It’s a question that has stirred up many a heated debate: Is it okay to eat food that has fallen on the floor? Many people abide by the “five-second rule,” which maintains that anything is fair game if you pick it up within that time frame. Some allow 10, 20, even 30 seconds to lapse before relegating the food to the trash bin. And legend has it that Genghis Khan abided by a 12-hour rule. But others argue that the rule is an urban myth—that no dropped food is safe. Who’s right?
The five-second rule has actually been put to scientific test. In an often-cited, though unpublished, study from 2003, a high school student interning at the University of Illinois found that gummy bears and fudge-striped cookies placed on ceramic floor tiles that had been inoculated with E. coli picked up the bacteria in less than five seconds. That is, germs can hitch a ride on food upon contact, it seems, so it doesn’t matter how quickly you try to grab it. On the other hand, the student also found that most floors—in university buildings— were cleaner than expected.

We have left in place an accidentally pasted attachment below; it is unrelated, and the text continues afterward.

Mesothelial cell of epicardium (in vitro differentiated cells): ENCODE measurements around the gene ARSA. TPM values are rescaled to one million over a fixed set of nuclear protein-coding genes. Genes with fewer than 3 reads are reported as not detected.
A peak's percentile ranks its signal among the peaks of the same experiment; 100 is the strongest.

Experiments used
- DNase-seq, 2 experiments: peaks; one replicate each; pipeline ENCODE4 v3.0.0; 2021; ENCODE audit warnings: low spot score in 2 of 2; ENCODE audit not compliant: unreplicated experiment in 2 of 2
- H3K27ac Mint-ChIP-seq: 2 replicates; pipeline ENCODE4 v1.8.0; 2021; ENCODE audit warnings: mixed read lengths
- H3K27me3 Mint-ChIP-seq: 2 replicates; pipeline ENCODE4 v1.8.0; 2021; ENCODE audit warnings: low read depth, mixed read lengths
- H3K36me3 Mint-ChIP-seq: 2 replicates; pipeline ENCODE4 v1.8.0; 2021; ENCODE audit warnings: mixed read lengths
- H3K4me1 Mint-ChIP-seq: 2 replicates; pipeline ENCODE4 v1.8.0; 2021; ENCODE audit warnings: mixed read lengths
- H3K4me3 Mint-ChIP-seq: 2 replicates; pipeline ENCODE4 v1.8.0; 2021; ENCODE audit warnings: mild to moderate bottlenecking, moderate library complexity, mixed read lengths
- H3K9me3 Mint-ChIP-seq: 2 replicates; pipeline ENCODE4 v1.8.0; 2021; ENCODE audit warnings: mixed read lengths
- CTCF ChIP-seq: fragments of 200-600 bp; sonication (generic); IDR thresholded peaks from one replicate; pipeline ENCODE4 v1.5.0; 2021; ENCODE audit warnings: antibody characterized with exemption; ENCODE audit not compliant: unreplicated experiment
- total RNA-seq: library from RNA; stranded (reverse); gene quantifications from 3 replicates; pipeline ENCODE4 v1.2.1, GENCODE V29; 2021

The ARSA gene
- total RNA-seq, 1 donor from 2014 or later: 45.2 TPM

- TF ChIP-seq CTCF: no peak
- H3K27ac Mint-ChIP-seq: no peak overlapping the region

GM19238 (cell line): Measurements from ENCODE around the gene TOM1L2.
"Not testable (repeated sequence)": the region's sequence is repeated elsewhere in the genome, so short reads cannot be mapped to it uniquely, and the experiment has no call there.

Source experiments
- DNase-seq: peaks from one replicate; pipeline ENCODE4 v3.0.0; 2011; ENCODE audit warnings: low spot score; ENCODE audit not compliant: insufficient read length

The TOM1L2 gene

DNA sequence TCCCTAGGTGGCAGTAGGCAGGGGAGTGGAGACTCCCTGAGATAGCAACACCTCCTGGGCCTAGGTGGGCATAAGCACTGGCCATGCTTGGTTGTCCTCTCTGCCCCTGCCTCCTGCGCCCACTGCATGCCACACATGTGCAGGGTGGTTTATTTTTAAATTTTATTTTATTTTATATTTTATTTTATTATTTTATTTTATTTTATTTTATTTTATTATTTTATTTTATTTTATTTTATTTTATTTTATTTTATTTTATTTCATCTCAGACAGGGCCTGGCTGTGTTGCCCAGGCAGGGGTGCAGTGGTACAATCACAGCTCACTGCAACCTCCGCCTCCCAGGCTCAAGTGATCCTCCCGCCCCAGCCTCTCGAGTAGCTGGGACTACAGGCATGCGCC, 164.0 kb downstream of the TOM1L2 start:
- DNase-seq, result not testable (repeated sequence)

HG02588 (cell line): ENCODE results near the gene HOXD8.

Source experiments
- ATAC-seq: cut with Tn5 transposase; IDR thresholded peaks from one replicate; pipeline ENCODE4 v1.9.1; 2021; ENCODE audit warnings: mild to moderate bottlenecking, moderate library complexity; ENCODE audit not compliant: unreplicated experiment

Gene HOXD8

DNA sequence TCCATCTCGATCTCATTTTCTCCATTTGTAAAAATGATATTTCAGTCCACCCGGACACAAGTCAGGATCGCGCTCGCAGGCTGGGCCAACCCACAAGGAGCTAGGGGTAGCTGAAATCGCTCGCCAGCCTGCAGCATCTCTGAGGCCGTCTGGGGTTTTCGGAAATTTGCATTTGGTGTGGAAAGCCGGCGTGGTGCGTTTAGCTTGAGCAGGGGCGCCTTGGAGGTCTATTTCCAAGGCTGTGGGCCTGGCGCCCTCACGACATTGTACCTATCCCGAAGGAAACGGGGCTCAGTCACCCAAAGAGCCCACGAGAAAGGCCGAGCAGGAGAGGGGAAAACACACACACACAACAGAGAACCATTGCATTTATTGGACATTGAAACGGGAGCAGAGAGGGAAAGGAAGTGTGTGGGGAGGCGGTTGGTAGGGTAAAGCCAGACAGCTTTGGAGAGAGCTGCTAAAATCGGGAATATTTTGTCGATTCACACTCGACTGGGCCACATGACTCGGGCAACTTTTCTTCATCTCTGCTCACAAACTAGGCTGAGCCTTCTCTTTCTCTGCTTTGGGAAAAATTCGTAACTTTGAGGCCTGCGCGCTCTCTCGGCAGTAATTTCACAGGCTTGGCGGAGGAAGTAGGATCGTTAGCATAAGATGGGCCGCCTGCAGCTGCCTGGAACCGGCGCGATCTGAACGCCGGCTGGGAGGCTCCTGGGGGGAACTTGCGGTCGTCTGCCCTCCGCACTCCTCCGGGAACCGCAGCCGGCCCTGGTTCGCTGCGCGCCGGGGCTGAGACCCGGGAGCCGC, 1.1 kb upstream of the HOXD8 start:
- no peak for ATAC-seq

Subsequently, in a 2007 study published in the Journal of Applied Microbiology, researchers at Clemson University doused floor surfaces (tile, wood and carpet) with Salmonella and then dropped bologna and bread on them for 5, 30 or 60 seconds. Within five seconds, the food picked up 150 to 8,000 bacteria (the least from carpet, the most from tiles). What’s more, they found that bacteria can live on dry surfaces for several weeks at levels high enough to quickly transfer to food. According to the lead author, Paul Dawson, Ph.D., "while the bacteria found on most surfaces are harmless, food dropped on surfaces contaminated with pathogens will pick up those bacteria immediately.”
Bottom line: Use common sense. Occasionally eating food that was briefly on the floor is not likely to make you sick. But it depends on what you drop and where. There’s a big difference between picking up a cracker from a just-cleaned dry kitchen floor (probably safe) versus the floor by the cat litter box (not). Or between a reasonably clean living room carpet (probably okay, though a little fuzzy) and a public bathroom (obviously not). On the other hand, since it’s hard to judge just how clean a floor is—it may look spotless but still harbor bacteria—you shouldn’t make eating off it a habit. And if you’re immune-compromised or in frail health, it’s best to follow the “zero-second” rule. Keep in mind, too, that microbes are not just on floors. In fact, kitchen counters can be even more contaminated than the floor.